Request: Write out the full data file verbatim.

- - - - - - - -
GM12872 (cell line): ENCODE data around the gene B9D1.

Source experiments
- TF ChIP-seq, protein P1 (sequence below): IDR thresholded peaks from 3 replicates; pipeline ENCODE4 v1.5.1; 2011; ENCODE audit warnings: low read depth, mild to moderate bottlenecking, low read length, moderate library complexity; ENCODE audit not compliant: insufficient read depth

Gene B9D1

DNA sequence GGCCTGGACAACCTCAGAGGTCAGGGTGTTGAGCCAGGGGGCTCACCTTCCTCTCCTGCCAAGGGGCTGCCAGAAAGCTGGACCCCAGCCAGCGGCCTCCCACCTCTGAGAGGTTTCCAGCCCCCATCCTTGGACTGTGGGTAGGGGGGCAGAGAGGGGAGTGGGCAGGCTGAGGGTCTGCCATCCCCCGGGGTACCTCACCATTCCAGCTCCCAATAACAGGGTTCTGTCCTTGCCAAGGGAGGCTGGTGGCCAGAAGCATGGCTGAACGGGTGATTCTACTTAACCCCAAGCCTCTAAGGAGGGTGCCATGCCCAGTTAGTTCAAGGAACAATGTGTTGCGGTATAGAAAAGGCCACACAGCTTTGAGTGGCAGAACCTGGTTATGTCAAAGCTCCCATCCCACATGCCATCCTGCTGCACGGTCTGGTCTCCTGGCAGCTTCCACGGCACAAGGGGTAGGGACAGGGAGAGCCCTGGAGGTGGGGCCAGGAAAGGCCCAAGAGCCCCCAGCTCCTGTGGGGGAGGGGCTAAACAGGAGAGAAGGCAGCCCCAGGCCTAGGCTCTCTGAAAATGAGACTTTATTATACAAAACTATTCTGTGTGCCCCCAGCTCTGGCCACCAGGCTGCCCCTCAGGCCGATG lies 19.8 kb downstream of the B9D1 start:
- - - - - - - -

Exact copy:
GM12872 (cell line): ENCODE data around the gene B9D1.

Source experiments
- TF ChIP-seq, protein P1 (sequence below): IDR thresholded peaks from 3 replicates; pipeline ENCODE4 v1.5.1; 2011; ENCODE audit warnings: low read depth, mild to moderate bottlenecking, low read length, moderate library complexity; ENCODE audit not compliant: insufficient read depth

Gene B9D1

DNA sequence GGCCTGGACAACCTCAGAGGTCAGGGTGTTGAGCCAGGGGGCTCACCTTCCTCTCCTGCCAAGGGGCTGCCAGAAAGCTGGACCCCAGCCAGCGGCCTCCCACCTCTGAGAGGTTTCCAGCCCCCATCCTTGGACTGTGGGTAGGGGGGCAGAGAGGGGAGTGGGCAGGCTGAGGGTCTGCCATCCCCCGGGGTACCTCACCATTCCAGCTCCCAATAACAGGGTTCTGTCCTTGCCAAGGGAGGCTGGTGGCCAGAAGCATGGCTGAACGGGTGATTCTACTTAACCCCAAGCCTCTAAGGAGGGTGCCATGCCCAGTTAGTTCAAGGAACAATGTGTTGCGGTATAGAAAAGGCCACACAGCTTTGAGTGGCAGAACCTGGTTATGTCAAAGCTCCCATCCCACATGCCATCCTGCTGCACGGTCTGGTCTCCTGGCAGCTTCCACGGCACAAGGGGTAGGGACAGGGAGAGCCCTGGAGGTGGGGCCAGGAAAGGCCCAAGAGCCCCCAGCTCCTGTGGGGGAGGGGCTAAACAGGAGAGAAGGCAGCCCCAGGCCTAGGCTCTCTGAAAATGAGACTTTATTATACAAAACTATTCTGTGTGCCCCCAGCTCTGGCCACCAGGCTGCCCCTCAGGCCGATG lies 19.8 kb downstream of the B9D1 start: